Of course you’ll have the freedom to control how some elements of the story unfold – just like you have the freedom to tackle missions exactly how you please. Want to take a non-lethal, stealthy approach to each mission? Go for it. Want to go a little crazy and gun down everyone in sight? You can do that too. Each mission in Deus Ex: Mankind Divided has been expertly designed so that there are multiple ways to complete them. That’s not just with your choice of playstyle either, with each mission having multiple routes you can follow too; the level designers have done an absolutely fantastic job at providing diversity within each mission.
There’s no right or wrong way on how to approach things, though the non-conflict approach of sneaking could probably be considered the easier option. That’s not to say that it’s not satisfying to clean out an area full of enemies with sheer force though – I mean, who doesn’t like showing off their kill-skills? You’ve got plenty of tools at your disposal with a ton of different weapons on offer, Jensen’s Aug abilities (which I’ll talk more about momentarily), as well as all the grenades you can use. Want to quickly destroy a small group of enemies? Send a frag grenade in there. Want to wipe out electrical equipment to sneak through freely? Use an EMP grenade. Or just blast everyone apart with your battle rifle, whatever, it’s up to you…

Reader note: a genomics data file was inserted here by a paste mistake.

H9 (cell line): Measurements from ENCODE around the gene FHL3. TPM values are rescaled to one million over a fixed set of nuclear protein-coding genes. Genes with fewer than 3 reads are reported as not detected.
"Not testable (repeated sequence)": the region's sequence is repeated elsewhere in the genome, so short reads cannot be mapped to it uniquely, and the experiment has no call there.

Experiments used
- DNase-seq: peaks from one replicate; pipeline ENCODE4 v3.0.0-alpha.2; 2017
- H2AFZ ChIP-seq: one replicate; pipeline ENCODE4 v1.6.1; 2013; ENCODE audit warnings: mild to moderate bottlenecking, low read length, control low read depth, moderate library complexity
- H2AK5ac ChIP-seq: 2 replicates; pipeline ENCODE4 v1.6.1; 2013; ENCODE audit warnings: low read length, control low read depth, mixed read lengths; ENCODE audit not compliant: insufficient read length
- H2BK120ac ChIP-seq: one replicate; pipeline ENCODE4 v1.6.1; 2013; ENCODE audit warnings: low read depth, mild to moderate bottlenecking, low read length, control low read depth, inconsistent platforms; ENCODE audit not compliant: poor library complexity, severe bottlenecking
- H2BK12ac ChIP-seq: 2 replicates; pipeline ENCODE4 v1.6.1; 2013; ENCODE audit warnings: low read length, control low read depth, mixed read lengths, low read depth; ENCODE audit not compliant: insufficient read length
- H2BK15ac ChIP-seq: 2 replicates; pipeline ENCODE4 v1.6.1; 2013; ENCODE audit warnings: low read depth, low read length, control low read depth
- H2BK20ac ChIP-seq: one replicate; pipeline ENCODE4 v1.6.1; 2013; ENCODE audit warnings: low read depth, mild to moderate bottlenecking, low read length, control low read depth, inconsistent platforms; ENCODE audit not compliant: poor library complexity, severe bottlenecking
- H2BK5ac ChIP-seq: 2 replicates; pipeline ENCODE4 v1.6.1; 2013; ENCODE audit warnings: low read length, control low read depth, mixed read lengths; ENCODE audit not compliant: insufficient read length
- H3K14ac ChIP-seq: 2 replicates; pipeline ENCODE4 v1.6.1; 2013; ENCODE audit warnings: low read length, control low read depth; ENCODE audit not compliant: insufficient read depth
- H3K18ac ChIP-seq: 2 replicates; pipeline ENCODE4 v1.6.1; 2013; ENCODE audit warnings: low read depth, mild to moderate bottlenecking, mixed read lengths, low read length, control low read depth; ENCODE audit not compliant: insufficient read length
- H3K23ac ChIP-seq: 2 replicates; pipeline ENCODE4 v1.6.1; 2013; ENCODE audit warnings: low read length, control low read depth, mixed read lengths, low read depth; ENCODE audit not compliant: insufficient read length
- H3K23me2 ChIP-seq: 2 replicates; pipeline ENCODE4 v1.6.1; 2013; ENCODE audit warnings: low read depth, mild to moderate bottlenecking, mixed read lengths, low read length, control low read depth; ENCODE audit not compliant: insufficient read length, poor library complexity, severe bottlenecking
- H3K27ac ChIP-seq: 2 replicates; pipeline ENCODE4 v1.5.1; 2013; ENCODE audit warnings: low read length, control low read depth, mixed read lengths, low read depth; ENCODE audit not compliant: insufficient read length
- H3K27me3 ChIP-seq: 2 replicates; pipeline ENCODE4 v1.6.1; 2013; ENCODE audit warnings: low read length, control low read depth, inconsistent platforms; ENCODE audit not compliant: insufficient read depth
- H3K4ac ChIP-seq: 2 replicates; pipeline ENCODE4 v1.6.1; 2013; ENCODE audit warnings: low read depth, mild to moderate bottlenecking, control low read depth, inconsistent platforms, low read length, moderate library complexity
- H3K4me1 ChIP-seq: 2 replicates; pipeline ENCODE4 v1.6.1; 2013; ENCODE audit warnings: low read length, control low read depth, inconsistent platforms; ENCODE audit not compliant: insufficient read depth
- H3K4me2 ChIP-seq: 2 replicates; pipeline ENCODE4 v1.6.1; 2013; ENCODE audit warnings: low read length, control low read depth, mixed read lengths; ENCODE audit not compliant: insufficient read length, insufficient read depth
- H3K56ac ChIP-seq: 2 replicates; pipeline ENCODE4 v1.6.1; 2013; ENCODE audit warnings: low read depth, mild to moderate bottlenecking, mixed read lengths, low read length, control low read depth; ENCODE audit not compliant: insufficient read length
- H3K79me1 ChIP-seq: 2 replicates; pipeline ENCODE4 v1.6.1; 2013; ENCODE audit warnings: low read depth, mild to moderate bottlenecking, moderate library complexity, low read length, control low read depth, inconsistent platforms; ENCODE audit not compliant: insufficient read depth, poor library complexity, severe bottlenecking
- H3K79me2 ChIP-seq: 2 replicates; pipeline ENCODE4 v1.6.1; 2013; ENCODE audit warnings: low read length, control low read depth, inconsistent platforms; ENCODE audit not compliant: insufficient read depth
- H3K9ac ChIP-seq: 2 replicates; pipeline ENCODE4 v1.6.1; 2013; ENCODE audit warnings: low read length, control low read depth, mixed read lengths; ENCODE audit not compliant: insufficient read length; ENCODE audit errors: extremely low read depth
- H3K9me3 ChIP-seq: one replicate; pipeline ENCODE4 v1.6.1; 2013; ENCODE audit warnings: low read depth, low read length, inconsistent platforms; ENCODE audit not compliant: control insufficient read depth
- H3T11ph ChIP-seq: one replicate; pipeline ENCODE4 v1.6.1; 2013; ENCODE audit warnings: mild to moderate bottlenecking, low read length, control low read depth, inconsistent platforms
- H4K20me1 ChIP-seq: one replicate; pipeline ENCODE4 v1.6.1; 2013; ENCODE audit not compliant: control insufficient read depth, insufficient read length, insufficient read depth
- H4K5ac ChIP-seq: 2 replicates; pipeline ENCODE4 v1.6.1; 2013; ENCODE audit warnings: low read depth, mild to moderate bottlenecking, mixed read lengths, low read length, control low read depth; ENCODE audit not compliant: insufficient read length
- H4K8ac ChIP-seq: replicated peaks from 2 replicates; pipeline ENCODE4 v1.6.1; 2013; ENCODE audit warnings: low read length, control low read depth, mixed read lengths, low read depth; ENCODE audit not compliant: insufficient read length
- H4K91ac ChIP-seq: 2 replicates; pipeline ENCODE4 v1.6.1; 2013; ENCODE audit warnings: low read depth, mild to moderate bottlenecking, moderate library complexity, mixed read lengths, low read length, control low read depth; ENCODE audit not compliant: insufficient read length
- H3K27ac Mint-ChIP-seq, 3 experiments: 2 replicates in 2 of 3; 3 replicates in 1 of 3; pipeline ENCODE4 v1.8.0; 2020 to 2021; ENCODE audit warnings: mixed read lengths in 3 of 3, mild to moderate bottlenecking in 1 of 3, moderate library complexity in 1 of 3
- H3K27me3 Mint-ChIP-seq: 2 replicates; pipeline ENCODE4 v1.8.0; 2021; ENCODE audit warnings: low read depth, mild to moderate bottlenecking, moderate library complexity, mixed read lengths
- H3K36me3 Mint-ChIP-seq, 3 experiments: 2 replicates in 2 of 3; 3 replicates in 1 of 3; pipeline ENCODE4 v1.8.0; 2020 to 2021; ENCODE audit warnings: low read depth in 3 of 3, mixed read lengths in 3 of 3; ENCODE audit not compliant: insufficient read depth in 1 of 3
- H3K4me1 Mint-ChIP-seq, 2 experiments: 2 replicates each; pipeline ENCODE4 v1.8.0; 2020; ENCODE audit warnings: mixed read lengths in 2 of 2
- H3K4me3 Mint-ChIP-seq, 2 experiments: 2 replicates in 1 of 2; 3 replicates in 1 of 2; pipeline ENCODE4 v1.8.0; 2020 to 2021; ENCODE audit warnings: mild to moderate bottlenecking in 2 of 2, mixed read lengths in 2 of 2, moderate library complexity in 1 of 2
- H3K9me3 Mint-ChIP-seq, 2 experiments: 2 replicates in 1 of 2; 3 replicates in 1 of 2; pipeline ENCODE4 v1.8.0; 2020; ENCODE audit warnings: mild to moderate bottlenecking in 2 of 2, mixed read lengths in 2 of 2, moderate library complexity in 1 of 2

You’ll often get given narrative choices in missions that aren’t affected by your playstyle, with the player able to decide how Jensen reacts to characters and the events unfolding around him. You can be a real dick if you want, but being the kind, white knight that I am, I ended up being pretty nice to everyone around me. There are also side objectives in missions that can affect future story events and how characters react to you – in the opening mission I was able to destroy a comms box that helped ensure that an undercover agent I worked with didn’t get his cover blown. I didn’t have to do it, but the game makes sure to commend you for your actions.
Besides the main story missions, there are an absolute plethora of side missions to tackle too, each one adding either a sub-story or giving a bit of extra detail to the game’s main narrative. Each side mission isn’t necessarily easy to find either – they’re never pointed out to you and demand that you explore Prague and speak to all of its citizens. There always seems to be something extra to do though, and I’d actually completed around four or five side missions before I even tackled the first main mission of the game.
The side missions will send you all over Prague, tasking you with breaking into people’s homes, rescuing certain characters, uncovering stashes of drugs and weapons, foiling an Aug-exploiting scheme… you know, the usual. There’s a great variety of tasks to undertake, plus you get to learn more about the characters of the world you might not have necessarily interacted with otherwise.